his publisher wanted a villain to sell more books
What’s a story without a villain to blame? Not much of a story. One is reminded of the mythical Syphilus, who supposedly brought the pox to Europe.
Yes, I remember reading some years back Tate’s English version in heroic couplets of Fracastorius’s Latin epic Syphilis: or The Progress of the French Disease and an excellent and entertaining work it is. Fracastorius was a physician himself as well as a poet and the poem mostly deals with the progress of the disease through Europe and its effects on those who caught it (told in great detail). The last part of the work is the tale of Syphilis the shepherd who became enraged after a long drought destroyed his pastures and laid low his flock. Angrily he cursed Phoebus Apollo, the god of the sun, and vowed never to sacrifice to him more and to influence his countrymen to follow suit, which he did. As anyone who recalls their Homer will know it’s not a good idea to cross Apollo, as the Greeks learned to their cost when the god ‘twanged his deadly bow’ and let loose the arrows of pestilence.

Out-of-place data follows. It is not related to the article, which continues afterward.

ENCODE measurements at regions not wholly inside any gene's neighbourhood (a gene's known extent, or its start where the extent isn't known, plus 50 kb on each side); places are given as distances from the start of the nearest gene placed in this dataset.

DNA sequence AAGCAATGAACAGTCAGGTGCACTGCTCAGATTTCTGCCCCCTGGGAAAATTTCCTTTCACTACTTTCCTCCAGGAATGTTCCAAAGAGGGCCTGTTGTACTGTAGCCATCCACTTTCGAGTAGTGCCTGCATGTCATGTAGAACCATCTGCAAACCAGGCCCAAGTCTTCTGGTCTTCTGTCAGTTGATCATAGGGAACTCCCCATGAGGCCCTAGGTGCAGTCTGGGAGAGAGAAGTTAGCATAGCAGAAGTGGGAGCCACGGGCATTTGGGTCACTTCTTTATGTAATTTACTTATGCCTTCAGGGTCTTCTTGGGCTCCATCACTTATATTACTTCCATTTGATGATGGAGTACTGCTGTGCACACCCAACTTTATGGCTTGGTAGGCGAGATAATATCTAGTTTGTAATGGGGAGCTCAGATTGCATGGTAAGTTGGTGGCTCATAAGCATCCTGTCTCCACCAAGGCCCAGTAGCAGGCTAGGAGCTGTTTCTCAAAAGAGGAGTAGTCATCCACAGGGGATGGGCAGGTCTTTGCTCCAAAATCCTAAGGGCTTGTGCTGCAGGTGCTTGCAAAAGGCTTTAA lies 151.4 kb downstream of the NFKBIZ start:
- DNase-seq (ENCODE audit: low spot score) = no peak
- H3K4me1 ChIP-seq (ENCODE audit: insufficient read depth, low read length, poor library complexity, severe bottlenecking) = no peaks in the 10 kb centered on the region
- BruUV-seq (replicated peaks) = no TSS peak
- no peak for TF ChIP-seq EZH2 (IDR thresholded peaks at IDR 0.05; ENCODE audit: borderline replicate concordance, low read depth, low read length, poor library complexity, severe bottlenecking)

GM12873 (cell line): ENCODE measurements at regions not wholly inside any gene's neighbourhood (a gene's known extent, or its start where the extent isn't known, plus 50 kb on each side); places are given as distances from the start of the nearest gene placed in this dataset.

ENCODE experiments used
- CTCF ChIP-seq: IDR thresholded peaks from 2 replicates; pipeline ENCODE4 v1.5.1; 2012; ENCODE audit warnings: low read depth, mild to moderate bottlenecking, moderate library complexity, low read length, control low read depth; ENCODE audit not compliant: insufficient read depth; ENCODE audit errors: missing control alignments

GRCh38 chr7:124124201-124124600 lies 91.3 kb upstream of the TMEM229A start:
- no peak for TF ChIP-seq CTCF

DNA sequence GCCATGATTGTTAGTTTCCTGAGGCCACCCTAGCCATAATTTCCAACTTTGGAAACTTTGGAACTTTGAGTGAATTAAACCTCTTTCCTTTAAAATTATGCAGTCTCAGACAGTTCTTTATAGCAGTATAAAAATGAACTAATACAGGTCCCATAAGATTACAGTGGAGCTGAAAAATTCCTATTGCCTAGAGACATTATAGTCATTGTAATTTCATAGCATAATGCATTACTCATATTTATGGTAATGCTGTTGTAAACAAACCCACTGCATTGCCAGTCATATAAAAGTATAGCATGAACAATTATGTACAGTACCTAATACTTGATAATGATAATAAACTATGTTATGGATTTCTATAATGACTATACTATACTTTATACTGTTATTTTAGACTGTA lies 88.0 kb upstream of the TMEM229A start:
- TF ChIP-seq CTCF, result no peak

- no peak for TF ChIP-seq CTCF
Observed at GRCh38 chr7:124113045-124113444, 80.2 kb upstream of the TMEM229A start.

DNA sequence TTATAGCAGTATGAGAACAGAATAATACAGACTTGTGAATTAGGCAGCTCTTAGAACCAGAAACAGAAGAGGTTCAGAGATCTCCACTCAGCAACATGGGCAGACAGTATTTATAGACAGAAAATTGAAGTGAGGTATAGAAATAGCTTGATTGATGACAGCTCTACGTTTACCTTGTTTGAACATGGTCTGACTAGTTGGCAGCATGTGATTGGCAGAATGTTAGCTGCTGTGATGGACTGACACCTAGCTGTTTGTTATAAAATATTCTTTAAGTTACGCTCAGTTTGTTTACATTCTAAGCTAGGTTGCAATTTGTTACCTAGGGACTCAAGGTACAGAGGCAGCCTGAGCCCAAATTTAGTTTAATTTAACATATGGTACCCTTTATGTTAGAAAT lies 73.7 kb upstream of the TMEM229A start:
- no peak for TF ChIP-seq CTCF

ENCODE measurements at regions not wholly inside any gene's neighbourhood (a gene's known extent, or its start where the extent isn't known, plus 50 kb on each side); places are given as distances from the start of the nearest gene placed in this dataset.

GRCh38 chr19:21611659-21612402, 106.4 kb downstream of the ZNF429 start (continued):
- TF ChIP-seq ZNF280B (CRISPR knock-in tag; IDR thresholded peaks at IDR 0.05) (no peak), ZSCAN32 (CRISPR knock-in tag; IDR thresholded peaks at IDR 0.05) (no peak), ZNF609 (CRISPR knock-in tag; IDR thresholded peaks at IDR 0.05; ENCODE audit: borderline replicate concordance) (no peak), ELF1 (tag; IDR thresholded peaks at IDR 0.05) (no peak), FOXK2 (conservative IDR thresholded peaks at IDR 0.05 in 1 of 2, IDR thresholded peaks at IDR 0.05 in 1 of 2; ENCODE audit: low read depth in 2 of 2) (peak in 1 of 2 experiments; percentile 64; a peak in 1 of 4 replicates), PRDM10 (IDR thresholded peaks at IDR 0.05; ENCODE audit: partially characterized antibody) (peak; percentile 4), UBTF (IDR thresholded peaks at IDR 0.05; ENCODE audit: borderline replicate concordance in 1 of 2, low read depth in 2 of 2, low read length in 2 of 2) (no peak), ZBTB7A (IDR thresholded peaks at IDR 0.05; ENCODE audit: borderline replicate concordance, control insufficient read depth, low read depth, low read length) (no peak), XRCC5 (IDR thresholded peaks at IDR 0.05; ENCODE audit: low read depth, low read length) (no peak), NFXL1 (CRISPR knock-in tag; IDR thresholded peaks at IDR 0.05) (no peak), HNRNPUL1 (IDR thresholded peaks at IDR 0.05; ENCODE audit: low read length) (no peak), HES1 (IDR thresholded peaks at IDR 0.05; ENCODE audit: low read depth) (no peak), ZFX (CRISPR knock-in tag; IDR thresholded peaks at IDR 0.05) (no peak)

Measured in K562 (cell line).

Syphilis was the first to fall victim to the loathsome disease, which quickly transmitted itself to the whole country including the monarch. The priest, whom the people begged for some remedy, came up with the tried and trusted answer of a human sacrifice to appease Apollo. No prizes for guessing who the chosen victim was. Syphilis was trussed up like a hog and laid on the altar. Before his throat could be cut though the goddess Juno intervened, substituted an animal and made things right with Phoebus. All’s well that ends well. (Even for the pestilence which set off for fresh woods and pastures new!)
Edit: I see the whole poem is online but the link I first used is one of those annoying ones that take you elsewhere. Try instead the Fracastorius wiki and scroll down to External Links where you’ll see Nahum Tate’s English version. Clicking that link works fine but if I post it here as I first did it takes you instead to the title page of Dryden’s Miscellanies, of which Tate’s work is a part. Go figure.